This was the challenge for ARIADNE: to acknowledge that plenty of useful information is still stored, unused, in archaeological documentation; to make that information more accessible through the available technologies; to bring together the owners of such data who are willing to provide it openly to everyone. This, however, resulted in an overload of data, which made it nearly impossible to find the right information, but it highlighted both the problems and the potential. The ARIADNE partnership proposed a solution to address this issue and find a way, using Ariadne’s thread, to exit from this difficult situation.
Discover the ARIADNEplus partners, the solutions they are proposing, and why this is important for citizens.
The ARIADNEplus partnership
The 41 ARIADNEplus partners come from 23 European countries, plus four from outside of Europe.
ARIADNEplus is funded to support researchers; but we believe it will be important and useful also for heritage agencies and managers, and for all citizens.
See which partners come from your country.
The ARIADNEplus Solution
To address the needs of archaeologists, first ARIADNE, and now ARIADNEplus, have designed an efficient solution. The project has created a portal (www.ariadne-infrastructure.eu/portal) with a catalogue of the archaeological datasets available online. This catalogue can be searched by choosing keywords or dates/time periods and/or the place of interest.
The actual data are held by the data owner within the participating institutions. When searching across all the datasets that can be discovered using the ARIADNE portal, the user can access the actual information through a link that points to the local institution. Thus, the catalogue works in way that resembles Google, but it contains only references to archaeological data accessed using concepts developed by archaeologists. The multilingual approach is also very important: ARIADNEplus uses multilingual vocabularies to query with terms in many languages and to search for documents written in different languages.
Moreover, the same portal offers tools to further process the data: for example to display images and 3D models to create a slide show; to analyse texts in order to automatically to create a subject index or to make annotations, i.e. adding personal notes on top of work previously carried out; to display thematic maps (for example: all bronze age sites in a region); and so on.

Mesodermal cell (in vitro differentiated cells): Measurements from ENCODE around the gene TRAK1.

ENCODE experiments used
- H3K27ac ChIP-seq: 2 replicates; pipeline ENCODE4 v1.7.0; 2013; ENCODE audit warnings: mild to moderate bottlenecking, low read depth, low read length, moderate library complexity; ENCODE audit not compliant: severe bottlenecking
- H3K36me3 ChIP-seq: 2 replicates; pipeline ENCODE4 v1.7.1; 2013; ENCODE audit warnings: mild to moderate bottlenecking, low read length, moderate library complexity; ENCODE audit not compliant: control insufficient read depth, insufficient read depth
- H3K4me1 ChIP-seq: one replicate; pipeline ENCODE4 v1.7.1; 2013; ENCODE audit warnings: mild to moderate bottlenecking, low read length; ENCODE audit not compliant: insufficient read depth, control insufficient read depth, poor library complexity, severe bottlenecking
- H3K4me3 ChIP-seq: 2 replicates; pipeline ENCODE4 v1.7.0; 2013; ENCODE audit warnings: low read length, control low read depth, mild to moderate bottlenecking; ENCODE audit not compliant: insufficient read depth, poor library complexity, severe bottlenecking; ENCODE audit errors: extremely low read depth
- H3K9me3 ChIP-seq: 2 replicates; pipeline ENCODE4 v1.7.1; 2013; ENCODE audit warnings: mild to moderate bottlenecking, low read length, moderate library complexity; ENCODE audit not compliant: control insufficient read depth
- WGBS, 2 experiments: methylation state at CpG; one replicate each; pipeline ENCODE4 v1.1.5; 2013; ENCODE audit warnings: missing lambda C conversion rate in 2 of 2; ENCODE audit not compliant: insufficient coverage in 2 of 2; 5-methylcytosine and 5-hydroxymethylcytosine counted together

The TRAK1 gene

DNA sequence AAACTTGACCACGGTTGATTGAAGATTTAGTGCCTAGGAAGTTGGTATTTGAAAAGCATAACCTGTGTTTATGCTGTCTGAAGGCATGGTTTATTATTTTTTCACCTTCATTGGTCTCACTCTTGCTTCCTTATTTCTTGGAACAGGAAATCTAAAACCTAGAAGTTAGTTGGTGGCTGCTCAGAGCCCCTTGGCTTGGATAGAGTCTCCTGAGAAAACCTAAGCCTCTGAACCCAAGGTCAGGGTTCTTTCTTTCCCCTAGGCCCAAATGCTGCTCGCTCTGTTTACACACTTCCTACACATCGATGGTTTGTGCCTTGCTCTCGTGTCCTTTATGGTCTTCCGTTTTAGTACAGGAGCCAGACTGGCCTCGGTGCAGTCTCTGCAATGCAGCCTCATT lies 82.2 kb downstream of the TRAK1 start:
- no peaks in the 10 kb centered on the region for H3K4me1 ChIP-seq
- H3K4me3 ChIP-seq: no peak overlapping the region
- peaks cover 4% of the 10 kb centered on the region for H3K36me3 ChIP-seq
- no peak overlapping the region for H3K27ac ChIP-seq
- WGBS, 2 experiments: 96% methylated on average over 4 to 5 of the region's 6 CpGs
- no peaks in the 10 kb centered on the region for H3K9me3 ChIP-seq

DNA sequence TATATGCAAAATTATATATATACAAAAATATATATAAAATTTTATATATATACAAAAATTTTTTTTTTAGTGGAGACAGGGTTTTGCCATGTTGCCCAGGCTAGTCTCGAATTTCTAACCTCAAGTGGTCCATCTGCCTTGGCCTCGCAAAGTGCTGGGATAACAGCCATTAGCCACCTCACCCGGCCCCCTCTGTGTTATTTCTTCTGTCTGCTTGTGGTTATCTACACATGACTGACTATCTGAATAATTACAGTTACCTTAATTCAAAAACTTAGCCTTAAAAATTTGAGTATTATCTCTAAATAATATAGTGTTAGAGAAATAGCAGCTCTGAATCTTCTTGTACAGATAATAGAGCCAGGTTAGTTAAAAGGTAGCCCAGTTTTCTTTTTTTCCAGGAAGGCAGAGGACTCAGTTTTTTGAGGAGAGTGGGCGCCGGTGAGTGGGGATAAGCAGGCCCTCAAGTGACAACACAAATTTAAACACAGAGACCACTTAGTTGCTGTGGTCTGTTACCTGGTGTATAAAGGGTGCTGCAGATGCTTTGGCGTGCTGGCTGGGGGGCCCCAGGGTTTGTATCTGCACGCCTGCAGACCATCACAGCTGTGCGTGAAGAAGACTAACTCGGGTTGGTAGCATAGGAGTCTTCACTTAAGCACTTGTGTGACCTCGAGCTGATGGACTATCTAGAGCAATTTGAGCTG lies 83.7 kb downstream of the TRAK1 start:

Thus, researchers will not only be able to find the information they are looking for, but to also elaborate on it, combining various sources according to the researcher’s purpose, and thus obtain new research results.
Why is ARIADNEplus important for citizens?
Citizens get important indirect advantages from the ARIADNEplus activity, which improves the effectiveness of archaeological research, re-using the results of previous research work for new investigations. Moreover, it avoids duplication of work and produces savings. ARIADNEplus fosters the re-use of data: most of the research produced was paid with public funds, so the results are owned by tax-payers who funded them and must be shared with other researchers.
Although setting up ARIADNEplus required substantial funding (provided by the EU, who acknowledged its importance), maintaining it in the future will be relatively inexpensive, as the cost will be shared by all project partners.
Apart from its usefulness for research, ARIADNEplus may play a significant role for the management and conservation of archaeological heritage, supporting the agencies in charge of it. Cultural heritage is a key identity factor and also an economic resource, as it is important for cultural tourism, whose revenues account for 40% of all tourism.
Individuals interested in history and archaeology are welcome to use the ARIADNEplus system: even if it is designed for professional use, access is open to anybody. Its easy to use interface allows you to discover, for example, what happened in your local community in the past.